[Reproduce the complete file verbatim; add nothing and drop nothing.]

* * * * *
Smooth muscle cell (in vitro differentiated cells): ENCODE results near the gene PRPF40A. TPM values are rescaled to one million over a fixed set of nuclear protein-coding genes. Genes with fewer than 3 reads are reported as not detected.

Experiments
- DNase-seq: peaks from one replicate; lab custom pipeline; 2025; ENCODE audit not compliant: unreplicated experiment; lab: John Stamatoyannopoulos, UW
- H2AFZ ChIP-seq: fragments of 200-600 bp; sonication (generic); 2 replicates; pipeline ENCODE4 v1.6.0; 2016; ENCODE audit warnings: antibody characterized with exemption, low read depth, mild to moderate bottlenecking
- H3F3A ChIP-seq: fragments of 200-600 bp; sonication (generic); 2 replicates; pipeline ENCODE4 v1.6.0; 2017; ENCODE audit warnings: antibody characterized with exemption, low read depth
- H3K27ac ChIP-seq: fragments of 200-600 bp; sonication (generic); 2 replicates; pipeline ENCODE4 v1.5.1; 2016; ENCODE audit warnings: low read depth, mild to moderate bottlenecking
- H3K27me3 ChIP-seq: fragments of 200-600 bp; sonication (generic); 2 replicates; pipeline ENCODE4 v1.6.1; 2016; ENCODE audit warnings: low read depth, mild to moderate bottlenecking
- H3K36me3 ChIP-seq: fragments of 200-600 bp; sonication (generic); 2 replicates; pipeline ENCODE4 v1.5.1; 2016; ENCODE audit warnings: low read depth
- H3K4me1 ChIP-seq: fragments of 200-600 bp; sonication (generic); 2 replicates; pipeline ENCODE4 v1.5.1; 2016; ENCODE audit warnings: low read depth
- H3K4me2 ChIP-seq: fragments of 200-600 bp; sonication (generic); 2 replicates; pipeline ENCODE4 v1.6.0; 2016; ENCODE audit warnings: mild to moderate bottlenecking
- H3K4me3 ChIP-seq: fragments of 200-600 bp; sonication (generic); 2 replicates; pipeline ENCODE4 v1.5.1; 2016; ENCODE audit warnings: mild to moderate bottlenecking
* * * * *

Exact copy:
Smooth muscle cell (in vitro differentiated cells): ENCODE results near the gene PRPF40A. TPM values are rescaled to one million over a fixed set of nuclear protein-coding genes. Genes with fewer than 3 reads are reported as not detected.

Experiments
- DNase-seq: peaks from one replicate; lab custom pipeline; 2025; ENCODE audit not compliant: unreplicated experiment; lab: John Stamatoyannopoulos, UW
- H2AFZ ChIP-seq: fragments of 200-600 bp; sonication (generic); 2 replicates; pipeline ENCODE4 v1.6.0; 2016; ENCODE audit warnings: antibody characterized with exemption, low read depth, mild to moderate bottlenecking
- H3F3A ChIP-seq: fragments of 200-600 bp; sonication (generic); 2 replicates; pipeline ENCODE4 v1.6.0; 2017; ENCODE audit warnings: antibody characterized with exemption, low read depth
- H3K27ac ChIP-seq: fragments of 200-600 bp; sonication (generic); 2 replicates; pipeline ENCODE4 v1.5.1; 2016; ENCODE audit warnings: low read depth, mild to moderate bottlenecking
- H3K27me3 ChIP-seq: fragments of 200-600 bp; sonication (generic); 2 replicates; pipeline ENCODE4 v1.6.1; 2016; ENCODE audit warnings: low read depth, mild to moderate bottlenecking
- H3K36me3 ChIP-seq: fragments of 200-600 bp; sonication (generic); 2 replicates; pipeline ENCODE4 v1.5.1; 2016; ENCODE audit warnings: low read depth
- H3K4me1 ChIP-seq: fragments of 200-600 bp; sonication (generic); 2 replicates; pipeline ENCODE4 v1.5.1; 2016; ENCODE audit warnings: low read depth
- H3K4me2 ChIP-seq: fragments of 200-600 bp; sonication (generic); 2 replicates; pipeline ENCODE4 v1.6.0; 2016; ENCODE audit warnings: mild to moderate bottlenecking
- H3K4me3 ChIP-seq: fragments of 200-600 bp; sonication (generic); 2 replicates; pipeline ENCODE4 v1.5.1; 2016; ENCODE audit warnings: mild to moderate bottlenecking